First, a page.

My husband is trained in diesel engines. He’s worked 60-70 hours a week for the past month with one day off, meaning I’ve had one day off. Since Hubby’s gone most of the time, I do all the cooking, cleaning, shopping on top of running a business and writing…with virtually NO break from The Spawn.

To add a new layer of difficulty the washer died. Hubby can repair it, but he doesn’t have time. This has left me lugging loads and loads of laundry to a nearby laundromat. Also, a few days ago, my other grandmother was rushed to the hospital with a life-threatening and unknown infection. The stress has been crushing (part of why I added in vigorous exercise).

I’ve been working my tail off. Any time I sit down for five minutes, I hear the voices. You’re just not trying hard enough. That ten minutes you sat down? You could have been cleaning, working, writing, coming up with a cure for cancer.

I recognize that one of my early character flaws was laziness. But in the past couple days, I’ve come to recognize that I’m teetering on the other extreme. It’s great to be a hard worker, to be disciplined. But rest and play are vital to maintain balance, mental health and joy.

Fear Will Drag Us To Extremes If We Permit It

Image via Flickr Creative Commons, courtesy of FromSandToGlass
Image via Flickr Creative Commons, courtesy of FromSandToGlass

Fear is a riptide. Swim with it or allow it to drag us under. I can be so afraid of being lazy I become a workaholic. So afraid of being irresponsible I become over-responsible and even controlling. Fear can drive kids of obese parents to eating disorders, children of abusive parents to being far too permissive, offspring of broke parents to be obsessed with accumulation of money and on and on.

The trick is to face what we fear and see it for what it IS. Almost all of us fear failure, but failure is the tuition we pay for success. We can fear criticism, but criticism is a fact of life. Fear of criticism can lead to perfectionism or passivity. Conversely, criticism can help us toughen up or even become stronger, better or more resolved.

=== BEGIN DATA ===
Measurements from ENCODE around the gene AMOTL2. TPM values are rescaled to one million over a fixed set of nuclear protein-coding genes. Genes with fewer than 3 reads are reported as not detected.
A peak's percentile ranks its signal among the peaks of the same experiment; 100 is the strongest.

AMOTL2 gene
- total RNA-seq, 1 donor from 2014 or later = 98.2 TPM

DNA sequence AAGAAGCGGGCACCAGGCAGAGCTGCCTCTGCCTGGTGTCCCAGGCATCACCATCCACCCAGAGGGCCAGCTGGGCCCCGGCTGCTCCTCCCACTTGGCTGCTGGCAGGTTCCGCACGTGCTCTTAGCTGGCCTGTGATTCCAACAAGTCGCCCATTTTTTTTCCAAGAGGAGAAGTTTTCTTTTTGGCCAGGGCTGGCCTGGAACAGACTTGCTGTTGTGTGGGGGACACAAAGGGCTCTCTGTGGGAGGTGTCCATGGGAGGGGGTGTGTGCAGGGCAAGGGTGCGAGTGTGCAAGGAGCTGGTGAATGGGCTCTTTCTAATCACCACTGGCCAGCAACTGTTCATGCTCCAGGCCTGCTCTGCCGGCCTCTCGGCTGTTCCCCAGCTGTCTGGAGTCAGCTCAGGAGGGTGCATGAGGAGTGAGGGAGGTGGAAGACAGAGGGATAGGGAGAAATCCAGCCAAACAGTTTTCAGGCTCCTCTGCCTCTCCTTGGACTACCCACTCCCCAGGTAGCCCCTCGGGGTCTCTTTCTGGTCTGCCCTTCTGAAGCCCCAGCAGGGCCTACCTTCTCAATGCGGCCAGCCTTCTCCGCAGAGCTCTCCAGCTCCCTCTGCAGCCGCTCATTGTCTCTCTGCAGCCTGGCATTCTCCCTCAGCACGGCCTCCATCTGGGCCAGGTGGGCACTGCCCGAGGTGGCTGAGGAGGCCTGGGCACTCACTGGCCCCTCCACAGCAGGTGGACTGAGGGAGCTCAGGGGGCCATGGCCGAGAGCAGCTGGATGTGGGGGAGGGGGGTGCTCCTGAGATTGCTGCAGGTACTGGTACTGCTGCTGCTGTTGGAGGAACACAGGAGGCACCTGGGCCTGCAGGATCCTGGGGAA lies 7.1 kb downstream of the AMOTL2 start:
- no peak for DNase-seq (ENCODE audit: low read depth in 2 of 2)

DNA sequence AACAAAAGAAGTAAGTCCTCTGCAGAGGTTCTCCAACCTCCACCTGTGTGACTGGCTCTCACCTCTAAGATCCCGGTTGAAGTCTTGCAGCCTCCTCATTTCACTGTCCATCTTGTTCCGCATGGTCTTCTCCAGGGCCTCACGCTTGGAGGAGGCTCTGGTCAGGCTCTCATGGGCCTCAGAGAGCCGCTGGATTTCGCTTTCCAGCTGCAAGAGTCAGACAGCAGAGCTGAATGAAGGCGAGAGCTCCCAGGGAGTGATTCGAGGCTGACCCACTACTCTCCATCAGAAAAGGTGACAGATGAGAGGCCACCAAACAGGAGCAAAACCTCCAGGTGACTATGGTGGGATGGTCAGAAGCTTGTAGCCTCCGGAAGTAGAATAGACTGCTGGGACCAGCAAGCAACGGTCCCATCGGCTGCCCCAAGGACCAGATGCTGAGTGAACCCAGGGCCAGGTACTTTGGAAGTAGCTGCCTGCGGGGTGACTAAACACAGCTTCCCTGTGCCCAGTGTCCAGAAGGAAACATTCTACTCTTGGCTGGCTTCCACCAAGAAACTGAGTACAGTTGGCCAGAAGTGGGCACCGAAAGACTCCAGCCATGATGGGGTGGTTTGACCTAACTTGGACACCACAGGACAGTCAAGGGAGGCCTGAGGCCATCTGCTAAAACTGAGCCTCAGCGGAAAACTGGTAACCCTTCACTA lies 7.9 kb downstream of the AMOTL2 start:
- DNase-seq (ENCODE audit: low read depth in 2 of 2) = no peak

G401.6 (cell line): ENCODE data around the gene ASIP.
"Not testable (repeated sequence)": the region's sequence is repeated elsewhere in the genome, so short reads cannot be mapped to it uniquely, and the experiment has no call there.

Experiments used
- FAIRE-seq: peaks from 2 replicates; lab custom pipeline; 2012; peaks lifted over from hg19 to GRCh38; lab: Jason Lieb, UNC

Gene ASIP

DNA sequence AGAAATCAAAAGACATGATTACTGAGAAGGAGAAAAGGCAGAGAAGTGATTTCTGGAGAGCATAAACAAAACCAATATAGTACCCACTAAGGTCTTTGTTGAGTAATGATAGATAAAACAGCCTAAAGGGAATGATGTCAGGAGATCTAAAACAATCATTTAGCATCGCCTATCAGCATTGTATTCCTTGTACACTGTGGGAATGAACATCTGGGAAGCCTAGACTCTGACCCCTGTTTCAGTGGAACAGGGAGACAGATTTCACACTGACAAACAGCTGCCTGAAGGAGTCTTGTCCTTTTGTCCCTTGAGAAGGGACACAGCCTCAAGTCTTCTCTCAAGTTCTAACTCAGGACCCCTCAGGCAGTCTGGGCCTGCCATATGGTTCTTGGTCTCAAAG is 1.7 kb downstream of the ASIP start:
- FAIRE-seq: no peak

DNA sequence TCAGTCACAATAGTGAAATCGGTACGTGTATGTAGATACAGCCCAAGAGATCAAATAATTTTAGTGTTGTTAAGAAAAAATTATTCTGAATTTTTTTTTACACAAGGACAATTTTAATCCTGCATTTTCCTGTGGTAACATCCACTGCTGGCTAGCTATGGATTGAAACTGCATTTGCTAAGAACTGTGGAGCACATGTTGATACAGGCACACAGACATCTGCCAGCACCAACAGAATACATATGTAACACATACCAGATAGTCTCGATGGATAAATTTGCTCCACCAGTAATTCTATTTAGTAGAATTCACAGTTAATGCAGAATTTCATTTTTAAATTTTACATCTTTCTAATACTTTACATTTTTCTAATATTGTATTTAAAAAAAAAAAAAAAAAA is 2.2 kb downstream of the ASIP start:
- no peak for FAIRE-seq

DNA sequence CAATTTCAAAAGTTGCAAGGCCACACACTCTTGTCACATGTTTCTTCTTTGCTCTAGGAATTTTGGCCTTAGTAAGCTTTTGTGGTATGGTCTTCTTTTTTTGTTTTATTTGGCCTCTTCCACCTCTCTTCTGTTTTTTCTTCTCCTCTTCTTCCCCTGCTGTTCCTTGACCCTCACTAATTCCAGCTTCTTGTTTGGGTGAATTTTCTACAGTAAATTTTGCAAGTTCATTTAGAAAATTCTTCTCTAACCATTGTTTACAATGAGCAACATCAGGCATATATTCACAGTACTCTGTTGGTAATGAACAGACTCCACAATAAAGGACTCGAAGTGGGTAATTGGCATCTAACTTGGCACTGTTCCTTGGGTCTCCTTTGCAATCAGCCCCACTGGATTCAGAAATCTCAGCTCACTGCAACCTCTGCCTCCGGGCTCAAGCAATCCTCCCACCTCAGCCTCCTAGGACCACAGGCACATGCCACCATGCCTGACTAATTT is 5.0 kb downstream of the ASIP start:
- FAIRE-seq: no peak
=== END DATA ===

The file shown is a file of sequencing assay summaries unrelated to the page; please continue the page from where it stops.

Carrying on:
What’s the answer? First, be self-aware. Many of us bee-bop through life going through the motions without inspecting the why behind our choices. This is dangerous. Fear is both good and bad. What changes the nature of fear is how we are using it. Are we using fear to be proactive or are we being reactive? When we’re proactive, we’re acknowledging fear and taking positive steps. We hold the leash. When we are reactive? Fear has a leash on us.

Fear is a feeling, which means it can lie. F.E.A.R. can be False Evidence Appearing Real. Evidence requires examination. Do we hold onto it or dismiss it? I feared ending up like my dad. That I would value pleasing others so much I’d live an empty life.

We cannot live the dreams of others and be fulfilled. This was positive fear. The evidence of my father’s choices showed me the truth of what happens to someone too afraid to fail. That evidence was real and worth holding onto. I also had to examine what he did right and grab hold.